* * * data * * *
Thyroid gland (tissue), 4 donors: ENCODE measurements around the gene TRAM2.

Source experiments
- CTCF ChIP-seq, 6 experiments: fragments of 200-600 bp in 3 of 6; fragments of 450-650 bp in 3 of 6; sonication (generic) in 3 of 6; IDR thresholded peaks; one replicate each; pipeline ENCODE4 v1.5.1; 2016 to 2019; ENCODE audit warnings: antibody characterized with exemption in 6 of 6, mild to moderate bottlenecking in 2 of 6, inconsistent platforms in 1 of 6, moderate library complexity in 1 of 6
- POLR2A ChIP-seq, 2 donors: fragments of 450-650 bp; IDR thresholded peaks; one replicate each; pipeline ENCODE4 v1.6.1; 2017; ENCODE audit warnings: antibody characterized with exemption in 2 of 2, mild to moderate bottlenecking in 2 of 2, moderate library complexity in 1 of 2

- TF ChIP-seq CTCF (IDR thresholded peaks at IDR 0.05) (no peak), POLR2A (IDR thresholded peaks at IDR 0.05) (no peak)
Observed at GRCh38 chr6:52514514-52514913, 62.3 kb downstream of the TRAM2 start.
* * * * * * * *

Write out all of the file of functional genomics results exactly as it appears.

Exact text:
Thyroid gland (tissue), 4 donors: ENCODE measurements around the gene TRAM2.

Source experiments
- CTCF ChIP-seq, 6 experiments: fragments of 200-600 bp in 3 of 6; fragments of 450-650 bp in 3 of 6; sonication (generic) in 3 of 6; IDR thresholded peaks; one replicate each; pipeline ENCODE4 v1.5.1; 2016 to 2019; ENCODE audit warnings: antibody characterized with exemption in 6 of 6, mild to moderate bottlenecking in 2 of 6, inconsistent platforms in 1 of 6, moderate library complexity in 1 of 6
- POLR2A ChIP-seq, 2 donors: fragments of 450-650 bp; IDR thresholded peaks; one replicate each; pipeline ENCODE4 v1.6.1; 2017; ENCODE audit warnings: antibody characterized with exemption in 2 of 2, mild to moderate bottlenecking in 2 of 2, moderate library complexity in 1 of 2

- TF ChIP-seq CTCF (IDR thresholded peaks at IDR 0.05) (no peak), POLR2A (IDR thresholded peaks at IDR 0.05) (no peak)
Observed at GRCh38 chr6:52514514-52514913, 62.3 kb downstream of the TRAM2 start.